MLB’s Drug Policy: The Gift That Keeps On Not Giving
The issue of players taking performance enhancing drugs (PEDs) has resurfaced in the baseball consciousness in the last few days, due to the recent signing of free agent shortstop Jhonny Peralta by the St. Louis Cardinals to a 4 year $53M contract. Peralta was one of the handful of players who received a suspension (50 days for Peralta) for their part in the Biogenesis Scandal. Peralta admitted to his use, accepted his suspension without appeal, and served the suspension at the end of the 2013 season.
Oct 16, 2013; Detroit, MI, USA; Detroit Tigers shortstop Jhonny Peralta (27) during batting practice prior to game four of the American League Championship Series baseball game against the Boston Red Sox at Comerica Park. Mandatory Credit: Rick Osentoski-USA TODAY Sports
This post is not for the purpose of rehashing the whys and wherefores of the signing. I have expressed my opinion on that subject on other forums to varied degrees of acceptance and scorn, and I have no inclination to repeat myself. I will only say that I was opposed to the signing.
This post is about the broad issue of PED use itself and how it might be handled in the future by MLB. At the time of the Biogenesis investigation and subsequent resolution, some players expressed a desire to revisit the issue of penalties under the current drug policy. Many people believe the penalties are not enough of a deterrent. As a part and parcel of the issue of deterrence is the notion that players such as Peralta receiving big contracts from teams right after they serve suspensions for violations of the policy in fact encourages rather than deters PEDs use. Brad Ziegler, Arizona Diamondbacks pitcher and MLBPA representative, expressed his dismay on this very point in a tweet from his Twitter account over the weekend. I wholeheartedly agree with Mr. Ziegler’s sentiment.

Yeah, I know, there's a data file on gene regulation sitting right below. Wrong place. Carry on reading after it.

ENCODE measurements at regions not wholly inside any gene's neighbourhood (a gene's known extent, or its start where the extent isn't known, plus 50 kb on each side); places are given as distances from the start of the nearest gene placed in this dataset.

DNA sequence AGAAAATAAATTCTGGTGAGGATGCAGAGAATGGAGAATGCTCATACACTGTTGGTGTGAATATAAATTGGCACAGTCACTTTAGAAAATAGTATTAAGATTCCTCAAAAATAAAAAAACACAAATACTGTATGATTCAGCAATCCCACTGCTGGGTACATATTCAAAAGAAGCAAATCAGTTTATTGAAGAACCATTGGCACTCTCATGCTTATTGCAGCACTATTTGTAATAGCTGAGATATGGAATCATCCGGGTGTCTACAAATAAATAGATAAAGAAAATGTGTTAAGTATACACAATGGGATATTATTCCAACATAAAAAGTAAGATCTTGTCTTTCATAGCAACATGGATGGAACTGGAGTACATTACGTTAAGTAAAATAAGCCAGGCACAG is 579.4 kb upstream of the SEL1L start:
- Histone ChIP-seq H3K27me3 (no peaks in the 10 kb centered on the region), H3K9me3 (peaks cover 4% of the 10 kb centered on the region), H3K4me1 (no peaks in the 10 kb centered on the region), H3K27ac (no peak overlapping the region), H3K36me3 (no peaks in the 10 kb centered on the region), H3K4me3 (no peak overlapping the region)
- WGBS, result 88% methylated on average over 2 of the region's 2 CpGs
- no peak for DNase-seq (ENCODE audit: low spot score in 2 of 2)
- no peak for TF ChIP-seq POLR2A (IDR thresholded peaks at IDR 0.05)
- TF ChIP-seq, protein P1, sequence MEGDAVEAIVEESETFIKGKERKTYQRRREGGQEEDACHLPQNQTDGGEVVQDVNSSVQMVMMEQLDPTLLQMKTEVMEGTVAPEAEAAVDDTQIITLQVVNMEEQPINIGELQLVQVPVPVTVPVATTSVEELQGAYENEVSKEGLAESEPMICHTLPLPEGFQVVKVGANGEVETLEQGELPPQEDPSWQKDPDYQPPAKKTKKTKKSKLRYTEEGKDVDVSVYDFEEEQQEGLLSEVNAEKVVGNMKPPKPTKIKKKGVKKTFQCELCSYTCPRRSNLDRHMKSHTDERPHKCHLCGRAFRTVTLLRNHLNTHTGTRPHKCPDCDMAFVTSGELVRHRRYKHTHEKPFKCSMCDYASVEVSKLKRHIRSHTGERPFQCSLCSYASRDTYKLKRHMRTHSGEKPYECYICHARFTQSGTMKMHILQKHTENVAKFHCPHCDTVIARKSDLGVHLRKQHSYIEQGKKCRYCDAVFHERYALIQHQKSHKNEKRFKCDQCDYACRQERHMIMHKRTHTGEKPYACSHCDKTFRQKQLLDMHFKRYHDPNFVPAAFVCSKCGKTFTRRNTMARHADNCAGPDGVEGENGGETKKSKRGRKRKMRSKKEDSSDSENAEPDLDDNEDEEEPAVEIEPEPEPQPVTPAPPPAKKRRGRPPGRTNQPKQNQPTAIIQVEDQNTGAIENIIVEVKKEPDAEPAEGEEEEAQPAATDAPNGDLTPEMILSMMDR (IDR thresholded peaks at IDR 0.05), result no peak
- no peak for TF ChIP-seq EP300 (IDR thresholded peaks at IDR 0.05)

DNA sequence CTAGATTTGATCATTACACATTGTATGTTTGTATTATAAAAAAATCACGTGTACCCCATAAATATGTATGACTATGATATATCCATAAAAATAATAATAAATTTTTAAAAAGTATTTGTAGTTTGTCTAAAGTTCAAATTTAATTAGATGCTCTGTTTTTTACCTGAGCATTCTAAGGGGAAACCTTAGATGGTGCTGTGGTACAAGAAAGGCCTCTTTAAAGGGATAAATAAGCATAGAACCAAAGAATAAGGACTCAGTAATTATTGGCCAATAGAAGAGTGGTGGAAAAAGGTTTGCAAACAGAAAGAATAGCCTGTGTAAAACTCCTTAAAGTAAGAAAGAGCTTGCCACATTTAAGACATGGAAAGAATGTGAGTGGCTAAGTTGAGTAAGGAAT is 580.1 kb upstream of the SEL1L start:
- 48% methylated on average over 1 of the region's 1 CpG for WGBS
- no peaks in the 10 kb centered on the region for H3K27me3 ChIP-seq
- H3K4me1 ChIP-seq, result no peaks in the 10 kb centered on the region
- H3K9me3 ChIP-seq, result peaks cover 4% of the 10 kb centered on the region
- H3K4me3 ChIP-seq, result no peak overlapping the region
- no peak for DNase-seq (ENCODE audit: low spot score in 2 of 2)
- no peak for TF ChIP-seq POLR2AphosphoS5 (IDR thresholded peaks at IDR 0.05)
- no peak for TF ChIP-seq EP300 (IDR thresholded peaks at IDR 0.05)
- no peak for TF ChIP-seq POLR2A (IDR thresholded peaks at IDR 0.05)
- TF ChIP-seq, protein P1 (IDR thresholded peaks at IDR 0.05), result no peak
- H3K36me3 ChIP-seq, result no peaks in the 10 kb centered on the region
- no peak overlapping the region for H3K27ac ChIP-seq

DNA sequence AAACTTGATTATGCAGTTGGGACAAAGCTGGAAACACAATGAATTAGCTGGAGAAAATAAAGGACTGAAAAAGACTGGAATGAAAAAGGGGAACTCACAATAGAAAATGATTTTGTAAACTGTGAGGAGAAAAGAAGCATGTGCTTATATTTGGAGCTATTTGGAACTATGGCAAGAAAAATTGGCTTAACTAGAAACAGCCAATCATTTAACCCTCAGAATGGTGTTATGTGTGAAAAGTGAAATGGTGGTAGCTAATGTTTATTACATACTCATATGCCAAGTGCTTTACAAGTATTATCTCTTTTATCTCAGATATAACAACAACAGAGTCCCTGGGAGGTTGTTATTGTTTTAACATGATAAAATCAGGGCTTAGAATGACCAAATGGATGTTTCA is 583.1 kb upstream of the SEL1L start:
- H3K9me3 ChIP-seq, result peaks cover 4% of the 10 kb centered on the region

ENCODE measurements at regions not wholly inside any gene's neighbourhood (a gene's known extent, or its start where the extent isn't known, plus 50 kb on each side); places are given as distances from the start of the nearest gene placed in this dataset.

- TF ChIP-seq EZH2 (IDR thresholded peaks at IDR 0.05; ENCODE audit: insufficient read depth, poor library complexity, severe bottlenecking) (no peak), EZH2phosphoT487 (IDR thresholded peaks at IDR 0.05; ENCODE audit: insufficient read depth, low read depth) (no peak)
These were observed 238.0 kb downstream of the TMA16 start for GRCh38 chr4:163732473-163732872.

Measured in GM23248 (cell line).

Players who have used PEDS and have been penalized under the policy often express remorse after they are caught and apologize for their “mistake”. Mistake? Really? Today while I was substitute teaching for high school algebra, I saw a “6th” on my substitute plan and read it as “5th” instead, resulting in me giving someone the wrong worksheet. That, my friends, was a “mistake”. Willfully sticking a needle in your body or ingesting a pill containing a substance that you know violates your employer’s policy is not a “mistake”. It’s a deliberate action. A deliberate action for which you should suffer a consequence that ensures that you never do it again.
Okay, so what am I getting at here? Let’s use my mistake story as an illustration. Suppose I go into the principal’s office tomorrow and admit to my mistake and apologize. So my principal says the consequences of my mistake are that I cannot substitute for a week, but then he tells me that once I do return to substituting he will not only give me a second chance but will double my pay for otherwise being such a good substitute. Wow, I think, maybe I should make mistakes more often. This is precisely what players like Melky Cabrera and Jhonny Peralta and any other player who has used, is currently using, or is contemplating using PEDS, is thinking. Sure, that algebra teacher whose worksheet I messed up on would probably not like me very much, and he might tell his colleagues and they might not like me either, but for double the pay, I can endure a whole lot of dislike.
The fact is that the current policy does not deter PED use. This needs to change. But does the will to change it exist? In my opinion it does not. Amid all the talk and debate about this issue we have boatloads of money, personal agendas, shrugged shoulders and glib one liners from GMs to contend with. Some players have said they want change, but the system is such that there is very little incentive to change. I see no reason to be hopeful that a truly clean game is anywhere in our future. I hope I am wrong.